In this week’s Dispatches from The Secret Library, Dr Oliver Tearle considers Virginia Woolf’s first foray into the novel
A sure-fire way to set the ‘klaxons’ off on the popular BBC panel show QI – where panellists have to avoid giving the obvious-but-wrong answer to interesting questions – is to ask, ‘Which Virginia Woolf novel first featured Mrs Dalloway?’ Of course, the question already feels like a trap, and Alan Davies would be right to be wary. For Mrs Dalloway (1925), perhaps Virginia Woolf’s best-known novel, came ten years after Woolf’s first novel, The Voyage Out (1915). And it is in The Voyage Out that we first find Clarissa Dalloway, albeit in a slightly different form from her later, more introspective party-throwing incarnation.
As you’d expect from a first novel, The Voyage Out, in terms of its form, style, and structure, is markedly less modernist than Woolf’s later works: it is generally accepted that her third novel Jacob’s Room (1922) represented the turning point in her novel-writing career. The trademark Woolfian style – the somewhat misnamed stream of consciousness, above all else – which she perfected to a fine pitch in later works such as To the Lighthouse and The Waves, is largely absent here. However, just because The Voyage Out is not typically modernist, that does not mean that it is not a modern novel. The novel does contain many elements which we find in her more out-and-out modernist work – use of free indirect style, experimenting with narrative perspective, and interest in dream-states and problems of vision – and it shows Woolf already attempting to write something different from other writers, especially her Edwardian forebears, the trinity of Bennett, Galsworthy, and Wells whom she famously rubbished in her 1919 essay ‘Modern Fiction’.
‘I want to write a novel about Silence,’ he said; ‘the things people don’t say. But the difficulty is immense.’ He sighed. ‘However, you don’t care,’ he continued. He looked at her almost severely. ‘Nobody cares. All you read a novel for is to see what sort of person the writer is, and, if you know him, which of his friends he’s put in. As for the novel itself, the whole conception, the way one’s seen the thing, felt about it, made it stand in relation to other things, not one in a million cares for that. And yet I sometimes wonder whether there’s anything else in the whole world worth doing. These other people,’ he indicated the hotel, ‘are always wanting something they can’t get. But there’s an extraordinary satisfaction in writing, even in the attempt to write. What you said just now is true: one doesn’t want to be things; one wants merely to be allowed to see them.’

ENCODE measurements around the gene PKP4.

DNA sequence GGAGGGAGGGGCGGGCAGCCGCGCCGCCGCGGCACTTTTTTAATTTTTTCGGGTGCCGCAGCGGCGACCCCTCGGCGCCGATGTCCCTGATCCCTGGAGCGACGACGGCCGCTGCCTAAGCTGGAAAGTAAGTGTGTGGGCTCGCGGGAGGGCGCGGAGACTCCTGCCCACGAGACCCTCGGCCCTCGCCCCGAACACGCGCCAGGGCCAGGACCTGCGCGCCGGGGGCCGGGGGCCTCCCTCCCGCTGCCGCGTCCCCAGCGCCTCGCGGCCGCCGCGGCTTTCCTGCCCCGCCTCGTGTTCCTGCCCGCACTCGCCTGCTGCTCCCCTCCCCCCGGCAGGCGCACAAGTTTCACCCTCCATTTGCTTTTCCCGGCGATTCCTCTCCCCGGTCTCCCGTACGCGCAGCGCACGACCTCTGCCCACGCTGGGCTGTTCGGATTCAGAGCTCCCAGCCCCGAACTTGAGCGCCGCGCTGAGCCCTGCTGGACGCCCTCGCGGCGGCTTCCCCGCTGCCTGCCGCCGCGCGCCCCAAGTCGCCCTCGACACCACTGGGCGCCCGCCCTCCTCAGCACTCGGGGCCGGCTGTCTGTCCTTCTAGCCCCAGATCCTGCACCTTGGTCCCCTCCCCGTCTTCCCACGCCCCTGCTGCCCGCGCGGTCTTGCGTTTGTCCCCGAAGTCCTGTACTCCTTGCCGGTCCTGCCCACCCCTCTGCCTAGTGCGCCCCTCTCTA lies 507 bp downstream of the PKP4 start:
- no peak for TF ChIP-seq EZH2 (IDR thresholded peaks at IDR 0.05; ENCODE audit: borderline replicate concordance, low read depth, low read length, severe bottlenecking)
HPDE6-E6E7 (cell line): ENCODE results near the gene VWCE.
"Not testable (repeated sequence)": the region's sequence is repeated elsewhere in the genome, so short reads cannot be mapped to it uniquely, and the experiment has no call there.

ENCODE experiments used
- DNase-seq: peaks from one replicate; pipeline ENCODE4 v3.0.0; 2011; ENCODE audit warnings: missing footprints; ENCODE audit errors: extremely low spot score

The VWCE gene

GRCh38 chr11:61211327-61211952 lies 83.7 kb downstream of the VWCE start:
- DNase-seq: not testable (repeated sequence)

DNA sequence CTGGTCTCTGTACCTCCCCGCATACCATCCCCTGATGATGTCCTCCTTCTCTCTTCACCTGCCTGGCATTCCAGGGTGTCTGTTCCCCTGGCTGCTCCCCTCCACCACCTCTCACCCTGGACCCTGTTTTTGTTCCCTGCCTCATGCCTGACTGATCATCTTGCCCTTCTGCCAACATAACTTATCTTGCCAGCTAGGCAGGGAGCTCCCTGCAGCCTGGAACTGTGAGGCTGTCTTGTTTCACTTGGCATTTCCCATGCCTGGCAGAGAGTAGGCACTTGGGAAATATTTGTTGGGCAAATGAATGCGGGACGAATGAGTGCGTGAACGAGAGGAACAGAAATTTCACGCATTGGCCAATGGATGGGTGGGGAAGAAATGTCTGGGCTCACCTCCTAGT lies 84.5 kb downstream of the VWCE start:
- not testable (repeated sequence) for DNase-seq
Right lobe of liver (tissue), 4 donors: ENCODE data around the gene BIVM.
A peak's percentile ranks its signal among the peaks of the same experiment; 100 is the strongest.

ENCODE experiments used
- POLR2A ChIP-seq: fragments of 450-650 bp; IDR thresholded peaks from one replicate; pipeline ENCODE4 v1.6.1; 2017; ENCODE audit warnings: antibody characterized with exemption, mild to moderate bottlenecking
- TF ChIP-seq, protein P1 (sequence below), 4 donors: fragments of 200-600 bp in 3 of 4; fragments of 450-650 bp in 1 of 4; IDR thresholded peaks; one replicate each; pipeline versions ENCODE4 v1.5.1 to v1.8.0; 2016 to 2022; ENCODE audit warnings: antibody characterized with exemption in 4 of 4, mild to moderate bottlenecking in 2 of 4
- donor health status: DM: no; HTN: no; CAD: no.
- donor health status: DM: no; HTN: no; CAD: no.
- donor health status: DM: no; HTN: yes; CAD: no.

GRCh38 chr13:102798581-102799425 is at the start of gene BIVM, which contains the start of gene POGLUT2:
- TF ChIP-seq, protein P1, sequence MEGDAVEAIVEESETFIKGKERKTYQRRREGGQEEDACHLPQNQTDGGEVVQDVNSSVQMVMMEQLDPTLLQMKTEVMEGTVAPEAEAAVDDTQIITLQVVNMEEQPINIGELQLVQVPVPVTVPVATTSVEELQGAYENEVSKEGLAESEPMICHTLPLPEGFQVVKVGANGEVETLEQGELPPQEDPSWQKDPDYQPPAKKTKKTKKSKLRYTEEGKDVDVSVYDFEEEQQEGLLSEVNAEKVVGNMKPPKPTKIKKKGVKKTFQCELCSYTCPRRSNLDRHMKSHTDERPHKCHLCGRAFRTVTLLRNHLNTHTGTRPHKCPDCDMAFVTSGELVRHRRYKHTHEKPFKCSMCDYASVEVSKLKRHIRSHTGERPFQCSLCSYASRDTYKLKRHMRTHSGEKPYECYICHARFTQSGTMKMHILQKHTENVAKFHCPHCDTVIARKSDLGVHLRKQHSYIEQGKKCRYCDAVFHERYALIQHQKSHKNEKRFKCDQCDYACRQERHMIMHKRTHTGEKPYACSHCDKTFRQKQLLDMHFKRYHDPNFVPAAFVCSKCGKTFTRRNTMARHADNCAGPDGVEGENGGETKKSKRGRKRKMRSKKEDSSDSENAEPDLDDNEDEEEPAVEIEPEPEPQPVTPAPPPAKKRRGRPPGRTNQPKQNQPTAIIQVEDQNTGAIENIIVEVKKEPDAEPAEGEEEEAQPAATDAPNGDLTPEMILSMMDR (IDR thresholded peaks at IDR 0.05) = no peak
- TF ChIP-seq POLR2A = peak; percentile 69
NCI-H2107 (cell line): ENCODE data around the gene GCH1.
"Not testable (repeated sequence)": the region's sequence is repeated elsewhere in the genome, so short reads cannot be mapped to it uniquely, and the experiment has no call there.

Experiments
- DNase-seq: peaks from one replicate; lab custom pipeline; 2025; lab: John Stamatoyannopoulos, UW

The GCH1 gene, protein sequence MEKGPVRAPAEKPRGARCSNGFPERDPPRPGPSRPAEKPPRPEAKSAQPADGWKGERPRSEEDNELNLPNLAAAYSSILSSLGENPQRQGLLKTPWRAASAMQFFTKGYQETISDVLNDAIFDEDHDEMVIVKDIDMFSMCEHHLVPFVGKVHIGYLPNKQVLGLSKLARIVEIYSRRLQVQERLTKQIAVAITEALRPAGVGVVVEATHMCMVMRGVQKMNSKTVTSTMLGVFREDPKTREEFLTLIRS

Woolf had set out to write something different from her contemporaries, and so, for all its formal conventionality, The Voyage Out might be seen as (to borrow Christine Froula’s phrase) ‘a Woolf in sheep’s clothing’, as something other than what it purports to be. It may seem less radically different and experimental than her later novels, but there are still key ways in which it departs from conventional narrative: its emphasis on the everyday, on meaningless conversations, on the difference between what people think and what they say.
It is worth considering what Woolf’s attitude to fiction was, the better to place The Voyage Out within its context. Woolf’s friend Lytton Strachey greeted the novel as ‘very, very unvictorian!’ but Woolf was reacting against a ‘foe’ closer to home: the Edwardians. The Voyage Out was published in 1915, which immediately places it after the Edwardian era, which was dominated, for Woolf, by novelists like H. G. Wells, John Galsworthy, and Arnold Bennett (who is the only novelist I know to have a famous omelette named after him). The Voyage Out had been gestating for a number of years before its publication, however: it started life in a slightly earlier proto-form as the earlier work Melymbrosia, completed in 1912 but begun when the fiction market was dominated by those Edwardians whom Woolf found so unsatisfying as writers. In her essay ‘Modern Fiction’ (1919), Woolf put forward her views on these Edwardian writers along with some ideas about how fiction can move forward. By then, she had begun to see more clearly how her own fiction might move in new, more daringly experimental directions. The Voyage Out may be a tentative step in the right direction, but it was a step. And every journey, or voyage out, must begin with the first step.
Oliver Tearle is the author of The Secret Library: A Book-Lovers’ Journey Through Curiosities of History, available now from Michael O’Mara Books.